Leave with pay and understanding | Inquirer Opinion

Leave with pay and understanding

Last week, Gabriela filed a bill proposing paid menstrual leave, prompting a tweet from former senator Panfilo Lacson: “Maternity leave, paternity leave, and now, menstrual leave—all with pay.

Next time, a legislative measure will be filed mandating menopause and andropause allowances to increase the testosterone levels of workers.”


Internet users called him ignorant and unsympathetic. Lacson clarified his statement, saying that the bill could hurt companies’ bottom line.

His concerns have been echoed by menstrual leave opponents around the world, who are worried that companies might no longer hire women.


Such paid leave packages for self/family care, however, are becoming the norm. In the US, more companies are offering paternity leave and longer maternity leave. Research shows that without such packages, women are less likely to enter the workforce. In states such as California and New Jersey, which now have more flexible family care leave packages, women stay employed, feel cared for, and are productive.

But what about the employers? Research on employers in both states, plus Indonesia and Vietnam, shows that family leave care packages lead to lower employee turnover, with minimal impact on business, and not a single case of abuse of the privilege by employees.

The main message: If companies want to hire and retain top talent, they have to first show that they can treat people with both care and respect.

Menstrual pain is different for different women; but where it occurs, it is crippling. Menstruation, however, has also been used to accuse women of being weak, wildly emotional, warmongering, enslaved to their hormones. A law that frames menstruation as a condition requiring leave might exacerbate gender discrimination in our workplaces, where the prevailing culture has long crucified women for not adhering to invisible “male standards.”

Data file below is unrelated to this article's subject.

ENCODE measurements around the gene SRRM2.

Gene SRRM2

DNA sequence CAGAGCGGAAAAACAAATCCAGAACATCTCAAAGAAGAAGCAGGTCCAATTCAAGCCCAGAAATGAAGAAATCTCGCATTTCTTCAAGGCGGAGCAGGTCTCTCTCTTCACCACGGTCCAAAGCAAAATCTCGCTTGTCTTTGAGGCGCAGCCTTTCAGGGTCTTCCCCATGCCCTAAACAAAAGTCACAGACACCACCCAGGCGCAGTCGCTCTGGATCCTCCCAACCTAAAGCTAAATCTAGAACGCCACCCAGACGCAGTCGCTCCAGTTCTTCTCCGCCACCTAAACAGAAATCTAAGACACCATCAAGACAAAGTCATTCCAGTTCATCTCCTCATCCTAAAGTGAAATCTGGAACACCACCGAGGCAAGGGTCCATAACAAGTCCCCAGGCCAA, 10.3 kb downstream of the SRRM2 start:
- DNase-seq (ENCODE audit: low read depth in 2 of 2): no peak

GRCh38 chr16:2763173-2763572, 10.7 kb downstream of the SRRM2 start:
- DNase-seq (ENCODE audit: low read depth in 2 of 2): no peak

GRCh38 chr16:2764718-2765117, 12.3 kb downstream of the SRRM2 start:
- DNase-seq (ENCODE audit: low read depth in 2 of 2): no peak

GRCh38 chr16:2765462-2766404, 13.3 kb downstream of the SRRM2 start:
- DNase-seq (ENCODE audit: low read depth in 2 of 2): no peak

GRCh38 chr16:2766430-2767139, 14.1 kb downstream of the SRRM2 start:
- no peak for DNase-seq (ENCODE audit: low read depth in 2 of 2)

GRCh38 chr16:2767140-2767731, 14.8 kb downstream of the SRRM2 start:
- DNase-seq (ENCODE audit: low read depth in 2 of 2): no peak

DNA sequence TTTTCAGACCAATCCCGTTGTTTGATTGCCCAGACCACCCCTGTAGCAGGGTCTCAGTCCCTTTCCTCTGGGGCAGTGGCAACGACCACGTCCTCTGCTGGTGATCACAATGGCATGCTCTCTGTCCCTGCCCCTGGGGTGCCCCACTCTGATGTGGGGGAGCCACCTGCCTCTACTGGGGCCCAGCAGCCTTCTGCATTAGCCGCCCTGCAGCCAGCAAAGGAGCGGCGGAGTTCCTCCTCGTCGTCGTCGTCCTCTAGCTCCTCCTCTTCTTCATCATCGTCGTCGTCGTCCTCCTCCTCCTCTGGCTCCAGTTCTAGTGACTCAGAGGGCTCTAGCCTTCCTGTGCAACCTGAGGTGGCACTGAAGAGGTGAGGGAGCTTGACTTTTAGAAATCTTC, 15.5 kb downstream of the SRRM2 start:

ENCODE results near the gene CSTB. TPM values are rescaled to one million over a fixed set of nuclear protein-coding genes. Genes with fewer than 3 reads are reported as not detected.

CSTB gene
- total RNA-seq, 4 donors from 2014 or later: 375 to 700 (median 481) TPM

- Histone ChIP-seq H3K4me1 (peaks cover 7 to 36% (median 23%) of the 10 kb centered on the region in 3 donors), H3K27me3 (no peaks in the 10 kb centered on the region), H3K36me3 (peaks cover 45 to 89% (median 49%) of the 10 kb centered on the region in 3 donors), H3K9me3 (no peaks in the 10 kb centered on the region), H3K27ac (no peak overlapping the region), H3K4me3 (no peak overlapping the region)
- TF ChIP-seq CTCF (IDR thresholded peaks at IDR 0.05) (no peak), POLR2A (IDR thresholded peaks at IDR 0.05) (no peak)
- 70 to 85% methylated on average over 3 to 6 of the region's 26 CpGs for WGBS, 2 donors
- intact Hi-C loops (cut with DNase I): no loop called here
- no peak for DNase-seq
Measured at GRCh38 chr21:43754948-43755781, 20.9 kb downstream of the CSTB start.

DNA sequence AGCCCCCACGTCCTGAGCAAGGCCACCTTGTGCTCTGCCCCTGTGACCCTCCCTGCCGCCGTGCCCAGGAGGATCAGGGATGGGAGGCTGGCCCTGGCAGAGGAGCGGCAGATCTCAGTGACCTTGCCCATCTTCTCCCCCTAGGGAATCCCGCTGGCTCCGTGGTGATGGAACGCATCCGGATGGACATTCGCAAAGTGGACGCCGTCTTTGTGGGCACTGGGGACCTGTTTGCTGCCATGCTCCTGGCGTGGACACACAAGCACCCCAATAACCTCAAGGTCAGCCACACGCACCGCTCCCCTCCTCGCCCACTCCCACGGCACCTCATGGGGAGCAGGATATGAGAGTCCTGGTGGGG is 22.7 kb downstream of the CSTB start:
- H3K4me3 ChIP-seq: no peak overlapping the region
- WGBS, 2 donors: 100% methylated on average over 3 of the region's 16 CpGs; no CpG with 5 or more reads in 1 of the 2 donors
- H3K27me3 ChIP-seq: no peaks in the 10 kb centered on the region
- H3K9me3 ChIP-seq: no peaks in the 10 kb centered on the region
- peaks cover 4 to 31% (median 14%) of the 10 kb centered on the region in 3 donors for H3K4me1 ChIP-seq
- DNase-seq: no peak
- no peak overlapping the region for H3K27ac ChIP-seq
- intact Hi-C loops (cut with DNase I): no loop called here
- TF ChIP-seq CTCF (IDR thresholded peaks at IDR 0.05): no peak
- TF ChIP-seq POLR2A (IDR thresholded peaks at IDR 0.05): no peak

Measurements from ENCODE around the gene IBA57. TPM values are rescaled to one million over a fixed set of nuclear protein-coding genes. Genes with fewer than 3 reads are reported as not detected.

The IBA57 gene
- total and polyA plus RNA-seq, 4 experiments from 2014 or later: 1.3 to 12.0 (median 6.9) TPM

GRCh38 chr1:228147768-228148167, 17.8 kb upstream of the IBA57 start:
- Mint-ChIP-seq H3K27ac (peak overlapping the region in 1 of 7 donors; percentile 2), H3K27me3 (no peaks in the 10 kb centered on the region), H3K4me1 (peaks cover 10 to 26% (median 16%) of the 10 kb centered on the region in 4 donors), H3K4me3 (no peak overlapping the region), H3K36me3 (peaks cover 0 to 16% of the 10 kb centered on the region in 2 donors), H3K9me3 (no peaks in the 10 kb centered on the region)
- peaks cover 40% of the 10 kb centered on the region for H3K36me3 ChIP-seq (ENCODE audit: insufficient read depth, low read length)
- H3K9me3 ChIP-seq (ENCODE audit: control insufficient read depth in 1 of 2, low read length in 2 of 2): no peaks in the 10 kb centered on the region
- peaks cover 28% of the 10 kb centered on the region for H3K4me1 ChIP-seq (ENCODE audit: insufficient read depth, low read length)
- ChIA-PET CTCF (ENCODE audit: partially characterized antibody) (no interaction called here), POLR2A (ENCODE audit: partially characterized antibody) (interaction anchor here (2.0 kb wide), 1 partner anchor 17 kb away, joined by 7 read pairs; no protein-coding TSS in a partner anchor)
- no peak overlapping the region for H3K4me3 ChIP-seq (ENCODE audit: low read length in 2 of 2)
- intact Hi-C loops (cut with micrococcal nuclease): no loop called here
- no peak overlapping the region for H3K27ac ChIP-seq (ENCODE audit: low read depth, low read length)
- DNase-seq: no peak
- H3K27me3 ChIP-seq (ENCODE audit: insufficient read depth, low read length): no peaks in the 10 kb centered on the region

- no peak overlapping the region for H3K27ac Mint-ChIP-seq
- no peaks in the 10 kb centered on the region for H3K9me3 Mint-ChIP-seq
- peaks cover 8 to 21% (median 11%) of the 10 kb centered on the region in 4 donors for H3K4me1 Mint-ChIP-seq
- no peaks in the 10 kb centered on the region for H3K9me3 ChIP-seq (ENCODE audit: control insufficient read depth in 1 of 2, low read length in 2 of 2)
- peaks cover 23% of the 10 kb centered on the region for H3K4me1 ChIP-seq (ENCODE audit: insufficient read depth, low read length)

Men are the default body, whether in designing cellphones, seatbelts for cars, or medication. One often unquestioned standard: Soldier on, even while in pain.

But this begs the question: When men “soldier on,” did they really contribute to workplace productivity, or were they simply feeding a culture of “presenteeism” (being there for the sake of showing up)?

Is ignoring pain really a sign of strength? Or is it lying to oneself, for the sake of vanity? If it’s simply to display some pathetic form of “manliness,” then it’s inspirational only to drug companies wanting to make money off the illnesses of an overworked labor force.


Paid menstrual leave is already mandated in countries such as Spain, Japan, Taiwan, Indonesia, South Korea, and Zambia. Zomato, based in India, has many women employees who enjoy paid menstrual leave. The owner claims that it has helped build a culture of transparency: Women are confident that they can be themselves, and they tend to stay longer.

Some popular articles speculate that such workplace practices might make men feel that they are being discriminated against. A survey in India showed that about a quarter of women were indeed concerned that men would feel discriminated; surprisingly, only 4 percent of men felt that there was any discrimination intended by menstrual leave laws.

What was upsetting about Lacson’s tweet is the culture that it represents. It is not so much machismo, as it is a culture of unfounded expectations. It is a culture where people are templated into a character into which they must slot themselves because to veer away from that character would lead to a speculated slippery slope of tragedy that no one has any data to back up.

This culture has been in the news for ages: fans bashing Liza Soberano for not meeting their expectations of an actress who caters to their whims; government offices not allowing married women to keep their maiden names even when the law has already explicitly allowed it for decades; scientists lambasted by local officials because their declaration of the extent of Mindoro’s oil spill damage led to tour cancellations.

We are a sad society that concocts story trajectories for stereotyped, expected, but uninformed identities.

We are a doomed society if we suspect employees of imagined abuses while refusing to create a structure where employees can grow, prosper, and be rewarded for being themselves.

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